The Church of England several years ago organized a 40 Day Carbon Fast for Lent. The Fast lists an action that can be taken each day during Lent that will reduce one’s carbon footprint and impact on the local landfill. I’ve adapted the Fast for churches in the United States. It’s a good way to observe Lent with an eye toward making permanent changes in our lifestyles and living in order to benefit the planet and to pave the way for the celebration of Easter.
Day 1: (Ash Wednesday): Remove one light bulb from your residence or office and live without it for the next 40 days.
Day 2: Check your house for drafts with a ribbon or a feather held near doors and windows. If it flutters, buy a draft excluder and install it.
Day 3: Tread lightly, whether that’s by foot, by bike, on the gas as you drive. Find some way to reduce your carbon dioxide emissions when you travel today.
Day 4: Are you recycling everything that it’s possible to recycle? Look into it today; see if you can find additional materials that can be recycled.
“Every spring is the only spring - a perpetual astonishment,” says Ellis Peters. Yes, most of us relish this season, especially after a cold and snowy winter like the one we’ve had, but it’s still easy to bypass its gifts out of busyness or complacency. So I invite you to enter into a deeper love affair with spring this year. Do it out of appreciation for the Creator’s genius, for the joy it sparks, and for your soul’s development.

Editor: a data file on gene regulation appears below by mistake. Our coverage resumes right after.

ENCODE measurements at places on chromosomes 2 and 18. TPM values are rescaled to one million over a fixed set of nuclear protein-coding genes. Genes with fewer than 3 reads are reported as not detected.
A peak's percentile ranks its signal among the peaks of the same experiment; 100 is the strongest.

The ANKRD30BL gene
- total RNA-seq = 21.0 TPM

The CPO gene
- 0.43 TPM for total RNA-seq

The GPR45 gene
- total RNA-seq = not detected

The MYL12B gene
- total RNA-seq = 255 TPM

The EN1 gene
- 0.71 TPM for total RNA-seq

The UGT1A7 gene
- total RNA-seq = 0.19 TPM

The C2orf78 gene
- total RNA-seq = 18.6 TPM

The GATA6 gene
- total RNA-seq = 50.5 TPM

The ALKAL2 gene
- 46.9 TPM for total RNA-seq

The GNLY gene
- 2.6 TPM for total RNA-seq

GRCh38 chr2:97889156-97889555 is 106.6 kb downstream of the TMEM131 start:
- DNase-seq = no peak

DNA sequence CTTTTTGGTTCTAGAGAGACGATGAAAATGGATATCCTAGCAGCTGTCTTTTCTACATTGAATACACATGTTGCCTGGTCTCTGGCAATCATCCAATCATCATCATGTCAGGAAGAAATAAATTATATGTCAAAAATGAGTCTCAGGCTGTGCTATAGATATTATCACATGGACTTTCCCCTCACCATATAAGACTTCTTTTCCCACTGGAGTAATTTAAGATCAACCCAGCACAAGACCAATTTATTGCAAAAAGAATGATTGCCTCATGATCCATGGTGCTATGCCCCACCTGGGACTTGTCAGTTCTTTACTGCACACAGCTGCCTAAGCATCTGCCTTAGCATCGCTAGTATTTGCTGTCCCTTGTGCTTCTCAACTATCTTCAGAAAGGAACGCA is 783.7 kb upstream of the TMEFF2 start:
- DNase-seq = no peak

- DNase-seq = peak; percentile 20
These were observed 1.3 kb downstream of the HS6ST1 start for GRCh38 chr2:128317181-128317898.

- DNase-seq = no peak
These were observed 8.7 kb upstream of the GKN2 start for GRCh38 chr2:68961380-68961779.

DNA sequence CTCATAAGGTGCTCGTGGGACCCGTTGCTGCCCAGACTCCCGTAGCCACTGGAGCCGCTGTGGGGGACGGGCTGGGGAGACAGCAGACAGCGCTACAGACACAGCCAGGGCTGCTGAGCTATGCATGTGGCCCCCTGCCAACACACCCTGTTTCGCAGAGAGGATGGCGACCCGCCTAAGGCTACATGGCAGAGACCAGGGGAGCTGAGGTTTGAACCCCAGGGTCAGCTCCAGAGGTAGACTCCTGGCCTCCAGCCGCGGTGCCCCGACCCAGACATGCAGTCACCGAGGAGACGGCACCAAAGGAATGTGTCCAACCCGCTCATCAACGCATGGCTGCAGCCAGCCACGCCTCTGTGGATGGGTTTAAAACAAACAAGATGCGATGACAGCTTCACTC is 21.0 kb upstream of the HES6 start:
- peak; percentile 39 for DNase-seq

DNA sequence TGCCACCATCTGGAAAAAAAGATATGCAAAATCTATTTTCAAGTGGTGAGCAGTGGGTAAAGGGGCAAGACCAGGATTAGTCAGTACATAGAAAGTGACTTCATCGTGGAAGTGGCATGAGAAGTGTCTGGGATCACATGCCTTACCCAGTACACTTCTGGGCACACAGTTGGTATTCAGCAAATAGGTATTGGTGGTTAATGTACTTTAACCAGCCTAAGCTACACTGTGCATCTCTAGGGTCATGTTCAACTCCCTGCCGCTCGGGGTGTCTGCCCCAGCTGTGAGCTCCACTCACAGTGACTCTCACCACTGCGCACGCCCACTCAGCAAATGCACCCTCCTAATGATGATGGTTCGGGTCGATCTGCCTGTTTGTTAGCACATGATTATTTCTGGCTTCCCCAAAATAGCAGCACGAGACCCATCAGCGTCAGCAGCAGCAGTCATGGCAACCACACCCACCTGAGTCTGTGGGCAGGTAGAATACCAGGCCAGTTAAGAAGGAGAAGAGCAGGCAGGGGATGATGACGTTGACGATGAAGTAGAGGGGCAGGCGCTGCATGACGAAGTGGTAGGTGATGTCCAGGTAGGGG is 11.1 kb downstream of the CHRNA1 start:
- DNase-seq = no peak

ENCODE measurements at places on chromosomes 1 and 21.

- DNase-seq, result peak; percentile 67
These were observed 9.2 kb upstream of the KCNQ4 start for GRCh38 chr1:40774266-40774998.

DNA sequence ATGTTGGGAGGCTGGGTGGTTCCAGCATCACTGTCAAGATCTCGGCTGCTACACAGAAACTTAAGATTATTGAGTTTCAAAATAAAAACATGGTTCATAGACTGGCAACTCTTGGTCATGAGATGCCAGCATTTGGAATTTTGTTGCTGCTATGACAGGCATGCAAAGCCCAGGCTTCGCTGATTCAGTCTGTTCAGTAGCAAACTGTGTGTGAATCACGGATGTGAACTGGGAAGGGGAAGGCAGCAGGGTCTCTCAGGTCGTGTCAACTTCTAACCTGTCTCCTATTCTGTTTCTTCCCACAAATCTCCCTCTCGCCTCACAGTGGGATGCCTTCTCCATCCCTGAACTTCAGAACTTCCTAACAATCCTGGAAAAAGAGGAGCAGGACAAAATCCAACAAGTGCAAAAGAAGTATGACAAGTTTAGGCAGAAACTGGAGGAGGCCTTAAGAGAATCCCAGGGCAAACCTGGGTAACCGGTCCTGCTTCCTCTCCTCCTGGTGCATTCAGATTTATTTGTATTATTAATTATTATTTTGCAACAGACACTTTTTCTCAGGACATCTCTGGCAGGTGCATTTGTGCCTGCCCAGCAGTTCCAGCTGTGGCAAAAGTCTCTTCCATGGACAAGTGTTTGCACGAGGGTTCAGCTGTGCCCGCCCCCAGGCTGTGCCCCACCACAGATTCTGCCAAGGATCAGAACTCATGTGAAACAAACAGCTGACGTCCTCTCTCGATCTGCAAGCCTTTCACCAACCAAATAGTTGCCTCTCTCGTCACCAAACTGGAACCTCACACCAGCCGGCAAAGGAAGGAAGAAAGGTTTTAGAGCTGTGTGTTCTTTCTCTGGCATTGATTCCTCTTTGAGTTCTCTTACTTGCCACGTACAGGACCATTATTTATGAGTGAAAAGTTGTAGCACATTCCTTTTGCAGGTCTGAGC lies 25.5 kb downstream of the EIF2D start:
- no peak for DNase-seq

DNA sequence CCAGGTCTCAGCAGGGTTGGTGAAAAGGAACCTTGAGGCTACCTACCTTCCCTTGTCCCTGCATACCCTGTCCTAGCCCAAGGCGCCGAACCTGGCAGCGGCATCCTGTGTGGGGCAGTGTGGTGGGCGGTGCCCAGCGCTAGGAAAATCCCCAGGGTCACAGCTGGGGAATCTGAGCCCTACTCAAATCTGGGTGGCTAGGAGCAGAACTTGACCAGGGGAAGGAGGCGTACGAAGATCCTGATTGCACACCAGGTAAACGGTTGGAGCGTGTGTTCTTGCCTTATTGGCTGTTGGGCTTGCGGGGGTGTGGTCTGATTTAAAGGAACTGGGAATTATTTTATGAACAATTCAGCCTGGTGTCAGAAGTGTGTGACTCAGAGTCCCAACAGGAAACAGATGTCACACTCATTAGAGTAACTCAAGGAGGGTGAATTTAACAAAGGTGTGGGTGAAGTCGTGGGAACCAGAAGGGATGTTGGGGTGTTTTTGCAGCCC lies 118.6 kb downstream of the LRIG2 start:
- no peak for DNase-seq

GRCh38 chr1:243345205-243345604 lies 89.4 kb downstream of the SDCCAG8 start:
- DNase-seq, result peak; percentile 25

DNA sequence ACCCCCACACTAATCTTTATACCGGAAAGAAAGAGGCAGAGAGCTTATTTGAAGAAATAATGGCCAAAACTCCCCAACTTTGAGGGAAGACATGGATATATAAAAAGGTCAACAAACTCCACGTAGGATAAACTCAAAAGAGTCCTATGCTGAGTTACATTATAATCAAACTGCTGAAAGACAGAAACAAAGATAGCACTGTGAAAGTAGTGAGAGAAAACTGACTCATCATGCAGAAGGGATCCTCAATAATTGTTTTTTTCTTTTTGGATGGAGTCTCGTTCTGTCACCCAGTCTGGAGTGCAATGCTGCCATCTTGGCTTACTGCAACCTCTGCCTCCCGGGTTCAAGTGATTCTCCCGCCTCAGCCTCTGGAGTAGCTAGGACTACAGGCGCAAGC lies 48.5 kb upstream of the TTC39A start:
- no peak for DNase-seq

Here’s what I most love about spring. The purple and light green colors of bud and blossom are a feast for my eyes. I know exactly where the dogwoods are on my street, and can’t wait to see the white and pink flowers burst forth. I get to look out my office window and see my redbud tree smiling at me with colorful delight. Forsythia branches, tulips, and crocuses adorn every room in my house. That magical time when color is fresh, new and vivid is brief, so I try to soak it in as fully as possible.
What would make your Lent the best ever? It’s worth pondering because it’s not going to happen unless you decide that is your goal.
We’ve got the advantage of a collective spiritual energy in Lent that can support our efforts, so it’s a perfect time to get more serious. And we never know when it’s our last Lent, so let’s seize the 40 days while we can.